In the world of chemical processing, titanium pipes have been found to be very cost-effective methods of resisting damaging corrosion in the process line and is very often specified for highly-corrosive industrial applications and frequently specified in processes which leads to increase in the usage of pipes which is directly proportional to the market growth.
Titanium Market Challenges Higher cost of titanium
Titanium offers performance as well as mass saving benefits in automotive components subjected to reciprocating and suspension loads and in components subjected to extreme temperatures and gradients. However, the extensive use of titanium is hampered by the high cost of the raw material and the special handling that is needed. With advances in extraction/fabrication techniques and ever-increasing gasoline prices, the advantage of using lightweight materials such as aluminum, magnesium, and titanium in automobiles continues to increase. The major drawback for titanium, much more so than the other light metals, is high cost. However, innovative extraction and fabrication approaches are leading to decreased cost.
The COVID-19 pandemic has negatively impacted the global economy and lowered equity valuations, in addition to disrupting global supply chains and workforce participation. Quarantines and “stay in place” orders, the timing and length of containment and eradication solutions, travel restrictions, absenteeism by infected workers, labor shortages, or other disruptions to supply chain or customers have adversely impacted the sales and operating results and has resulted in some production delays in titanium market. In addition, from the demand perspective also, due to the grounding of airplanes, construction and manufacturing industries being in limbo contributed to a drop in fresh orders for Titanium mill products as customers are waiting to get a deeper understanding of the full impact of COVID-19 on their respective markets.
Titanium Market Segment Analysis
Plate held the largest share in the titanium market in 2019 and is growing at a CAGR of 4.1% during the forecast period, owning wide usage of titanium plate in various applications, especially in the medical or orthopedic implant functions. Titanium plates are used in laptops for instance and is present in Apple laptops as well as Samsung for examples. Titanium sheets and plates are used in the skin and frame structure of aircraft ranging from high-speed military jets to large 747s. Titanium plates are also used around the moving parts of an aircraft and in aircraft propellers and engines.
Titanium plates and sheets have been used in panels for skyscrapers to museums. Memorials and statues have also been created using titanium panels. Titanium plates have also been used to provide support for buildings. Titanium plates are used in protective armor, tanks, vests, helmets and personnel carriers. These protective applications are used by both the military and police departments across the world.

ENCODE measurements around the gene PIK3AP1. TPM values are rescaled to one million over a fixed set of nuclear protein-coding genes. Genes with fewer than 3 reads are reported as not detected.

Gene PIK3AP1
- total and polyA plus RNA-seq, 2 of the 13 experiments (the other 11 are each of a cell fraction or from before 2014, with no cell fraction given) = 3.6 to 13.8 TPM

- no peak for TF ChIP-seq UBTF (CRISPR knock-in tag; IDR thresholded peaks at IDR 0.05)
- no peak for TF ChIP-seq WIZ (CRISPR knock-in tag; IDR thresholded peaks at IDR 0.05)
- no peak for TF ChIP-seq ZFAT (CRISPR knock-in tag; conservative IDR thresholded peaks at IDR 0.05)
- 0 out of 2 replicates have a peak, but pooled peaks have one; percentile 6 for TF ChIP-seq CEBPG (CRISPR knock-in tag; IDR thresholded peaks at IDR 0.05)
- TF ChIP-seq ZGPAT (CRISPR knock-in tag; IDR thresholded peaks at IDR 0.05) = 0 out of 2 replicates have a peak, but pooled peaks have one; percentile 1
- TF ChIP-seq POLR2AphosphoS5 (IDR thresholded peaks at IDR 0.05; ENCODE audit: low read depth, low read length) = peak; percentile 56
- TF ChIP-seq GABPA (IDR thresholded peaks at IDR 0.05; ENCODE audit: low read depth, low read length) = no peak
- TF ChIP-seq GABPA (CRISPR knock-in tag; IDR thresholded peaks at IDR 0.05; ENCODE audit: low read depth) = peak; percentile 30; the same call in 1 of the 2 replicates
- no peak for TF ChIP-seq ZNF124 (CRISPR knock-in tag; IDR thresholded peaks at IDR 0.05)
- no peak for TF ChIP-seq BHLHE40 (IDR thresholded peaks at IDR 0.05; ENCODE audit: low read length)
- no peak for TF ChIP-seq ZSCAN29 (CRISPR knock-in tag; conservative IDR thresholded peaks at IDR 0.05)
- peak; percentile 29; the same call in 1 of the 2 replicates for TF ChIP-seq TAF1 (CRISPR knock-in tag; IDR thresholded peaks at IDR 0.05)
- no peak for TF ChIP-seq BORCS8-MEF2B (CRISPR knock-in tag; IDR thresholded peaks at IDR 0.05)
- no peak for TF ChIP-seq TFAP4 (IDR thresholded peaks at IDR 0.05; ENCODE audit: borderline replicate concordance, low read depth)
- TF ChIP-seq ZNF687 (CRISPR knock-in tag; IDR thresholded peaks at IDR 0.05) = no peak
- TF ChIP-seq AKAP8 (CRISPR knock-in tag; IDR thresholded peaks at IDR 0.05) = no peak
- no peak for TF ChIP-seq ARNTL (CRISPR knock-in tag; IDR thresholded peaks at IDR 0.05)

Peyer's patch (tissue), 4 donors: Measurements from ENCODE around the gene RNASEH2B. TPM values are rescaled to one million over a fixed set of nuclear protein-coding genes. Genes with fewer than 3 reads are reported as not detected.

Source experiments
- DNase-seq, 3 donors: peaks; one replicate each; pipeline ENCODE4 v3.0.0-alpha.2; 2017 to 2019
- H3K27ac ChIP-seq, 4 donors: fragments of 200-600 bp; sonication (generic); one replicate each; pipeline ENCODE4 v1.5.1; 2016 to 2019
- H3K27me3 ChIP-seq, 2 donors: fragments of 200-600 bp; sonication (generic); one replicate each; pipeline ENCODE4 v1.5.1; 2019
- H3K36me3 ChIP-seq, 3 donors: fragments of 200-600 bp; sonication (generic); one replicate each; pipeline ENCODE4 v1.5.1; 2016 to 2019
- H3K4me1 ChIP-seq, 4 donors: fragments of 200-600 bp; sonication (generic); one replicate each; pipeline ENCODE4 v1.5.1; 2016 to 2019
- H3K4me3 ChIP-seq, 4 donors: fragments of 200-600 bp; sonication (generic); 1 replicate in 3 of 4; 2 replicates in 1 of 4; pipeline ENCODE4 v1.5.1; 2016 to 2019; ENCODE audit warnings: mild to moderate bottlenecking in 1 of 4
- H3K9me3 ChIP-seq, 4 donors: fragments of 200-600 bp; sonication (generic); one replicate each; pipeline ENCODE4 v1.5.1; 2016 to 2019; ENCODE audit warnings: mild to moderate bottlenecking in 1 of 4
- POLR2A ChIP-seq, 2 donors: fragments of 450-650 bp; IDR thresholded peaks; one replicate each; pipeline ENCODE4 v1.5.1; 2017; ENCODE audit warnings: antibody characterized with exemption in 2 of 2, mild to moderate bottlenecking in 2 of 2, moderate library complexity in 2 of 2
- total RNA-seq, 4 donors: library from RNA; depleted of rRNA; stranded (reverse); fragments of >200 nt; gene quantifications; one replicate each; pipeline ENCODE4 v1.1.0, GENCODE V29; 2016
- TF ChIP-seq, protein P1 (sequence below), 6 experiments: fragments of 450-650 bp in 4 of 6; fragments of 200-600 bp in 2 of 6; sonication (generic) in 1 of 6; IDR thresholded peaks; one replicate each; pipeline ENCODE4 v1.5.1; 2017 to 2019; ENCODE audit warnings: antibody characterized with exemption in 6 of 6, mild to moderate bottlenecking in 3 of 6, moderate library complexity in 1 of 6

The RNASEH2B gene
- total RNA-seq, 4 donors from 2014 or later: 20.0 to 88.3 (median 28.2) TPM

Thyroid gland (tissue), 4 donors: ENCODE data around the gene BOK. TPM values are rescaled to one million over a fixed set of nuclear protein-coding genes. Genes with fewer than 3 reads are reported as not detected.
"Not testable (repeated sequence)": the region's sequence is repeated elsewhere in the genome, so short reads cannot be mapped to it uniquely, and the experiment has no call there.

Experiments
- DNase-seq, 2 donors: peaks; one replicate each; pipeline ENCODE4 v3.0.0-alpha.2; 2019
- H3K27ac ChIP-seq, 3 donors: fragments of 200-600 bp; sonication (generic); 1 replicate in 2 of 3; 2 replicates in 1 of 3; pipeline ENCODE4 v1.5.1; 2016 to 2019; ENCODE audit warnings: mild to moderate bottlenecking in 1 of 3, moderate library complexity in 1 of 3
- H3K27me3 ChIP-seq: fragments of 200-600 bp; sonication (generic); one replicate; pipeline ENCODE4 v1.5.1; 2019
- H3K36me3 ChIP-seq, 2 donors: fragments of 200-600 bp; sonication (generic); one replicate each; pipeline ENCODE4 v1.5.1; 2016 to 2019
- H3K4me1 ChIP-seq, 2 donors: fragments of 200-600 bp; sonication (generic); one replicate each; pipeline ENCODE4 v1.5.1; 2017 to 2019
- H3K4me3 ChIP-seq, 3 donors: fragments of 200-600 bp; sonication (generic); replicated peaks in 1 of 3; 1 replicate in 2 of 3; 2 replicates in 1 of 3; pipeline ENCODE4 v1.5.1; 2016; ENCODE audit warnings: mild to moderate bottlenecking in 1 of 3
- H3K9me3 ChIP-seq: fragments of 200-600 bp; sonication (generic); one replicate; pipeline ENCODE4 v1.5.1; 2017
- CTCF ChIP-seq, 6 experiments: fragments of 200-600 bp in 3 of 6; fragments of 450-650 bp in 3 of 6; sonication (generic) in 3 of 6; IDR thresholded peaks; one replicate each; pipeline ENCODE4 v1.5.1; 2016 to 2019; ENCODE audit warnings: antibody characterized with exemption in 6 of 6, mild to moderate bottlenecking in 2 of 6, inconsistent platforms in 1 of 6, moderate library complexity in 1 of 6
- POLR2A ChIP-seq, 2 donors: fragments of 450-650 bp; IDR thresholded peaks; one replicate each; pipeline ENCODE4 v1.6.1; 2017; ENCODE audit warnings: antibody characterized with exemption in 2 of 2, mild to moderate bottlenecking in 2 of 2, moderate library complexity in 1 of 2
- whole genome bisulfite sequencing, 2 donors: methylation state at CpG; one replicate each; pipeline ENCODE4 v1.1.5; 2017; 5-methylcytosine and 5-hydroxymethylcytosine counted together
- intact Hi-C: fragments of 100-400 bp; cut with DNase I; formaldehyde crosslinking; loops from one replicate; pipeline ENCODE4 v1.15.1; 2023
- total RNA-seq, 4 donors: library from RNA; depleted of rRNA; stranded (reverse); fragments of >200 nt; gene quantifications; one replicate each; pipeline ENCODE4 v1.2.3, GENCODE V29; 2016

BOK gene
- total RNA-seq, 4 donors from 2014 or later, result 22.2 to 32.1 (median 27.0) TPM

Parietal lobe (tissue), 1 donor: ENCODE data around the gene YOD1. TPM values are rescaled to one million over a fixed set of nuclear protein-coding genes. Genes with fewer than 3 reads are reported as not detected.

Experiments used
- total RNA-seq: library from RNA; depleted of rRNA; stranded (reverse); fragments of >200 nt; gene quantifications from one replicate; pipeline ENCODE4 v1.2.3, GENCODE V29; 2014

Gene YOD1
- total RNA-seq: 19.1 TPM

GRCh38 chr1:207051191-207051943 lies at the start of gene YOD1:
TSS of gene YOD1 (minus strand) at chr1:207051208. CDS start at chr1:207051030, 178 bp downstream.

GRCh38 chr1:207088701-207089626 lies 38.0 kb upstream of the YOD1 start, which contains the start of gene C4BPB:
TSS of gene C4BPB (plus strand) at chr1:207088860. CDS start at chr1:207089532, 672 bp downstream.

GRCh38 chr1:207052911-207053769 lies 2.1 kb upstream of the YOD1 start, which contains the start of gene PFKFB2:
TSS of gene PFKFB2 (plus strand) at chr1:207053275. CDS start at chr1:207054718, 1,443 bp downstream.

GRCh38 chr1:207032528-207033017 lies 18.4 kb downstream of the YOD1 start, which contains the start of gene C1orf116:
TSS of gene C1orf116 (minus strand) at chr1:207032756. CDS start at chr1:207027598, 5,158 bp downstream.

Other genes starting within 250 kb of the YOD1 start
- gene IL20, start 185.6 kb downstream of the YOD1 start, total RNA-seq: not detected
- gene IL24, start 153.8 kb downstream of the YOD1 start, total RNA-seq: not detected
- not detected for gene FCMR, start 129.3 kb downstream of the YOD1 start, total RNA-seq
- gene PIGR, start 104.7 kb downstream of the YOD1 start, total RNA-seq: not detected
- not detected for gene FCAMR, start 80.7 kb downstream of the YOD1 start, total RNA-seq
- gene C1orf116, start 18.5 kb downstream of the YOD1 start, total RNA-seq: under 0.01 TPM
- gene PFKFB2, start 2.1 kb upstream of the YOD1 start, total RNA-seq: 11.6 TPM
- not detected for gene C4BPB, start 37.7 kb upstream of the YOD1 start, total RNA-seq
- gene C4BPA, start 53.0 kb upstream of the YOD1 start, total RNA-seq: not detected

As a biocompatible metal, titanium is handled in large doses but provides minimal impact on the human body. Although it’s ingested daily, it’s not always absorbed. The medical industry uses the titanium plates for the human body because it presents a similar density to bone and used for joint replacements, hip replacements or knee replacement purposes. A titanium plate can also be used for sporting equipment. An example of how the titanium plate can be used for equipment includes golf club heads/drivers. The lightweight structure of the plate allows golfers (of all abilities) to hit the ball with ease, enhancing their overall performance
Titanium Market Segment Analysis – By Application
Aerospace is the dominant application for titanium market and is anticipated to grow at a CAGR of 4.3% through the forecast period. The demand for titanium in aerospace is growing as it has excellent compatibility with CFRP with respect to corrosiveness and coefficient of thermal expansion issues. For example, the amount of titanium used in the low fuel consumption aircraft A350XWB manufactured by Airbus S.A.S., where a large amount of CFRP is used, has grown to more than twice the amount used in conventional aircraft. The usage of titanium in aircraft can also increase that aircraft’s range while decreasing its fuel use. A lighter aircraft requires less fuel to fly, allowing for fewer refueling stops and subsequently longer time periods spent in continuous flight. Titanium is used for multiple areas of aircrafts such as Fuselage, Engines, compressors, fan blades, landing gear, flaps, spoilers, fuel tanks and so on.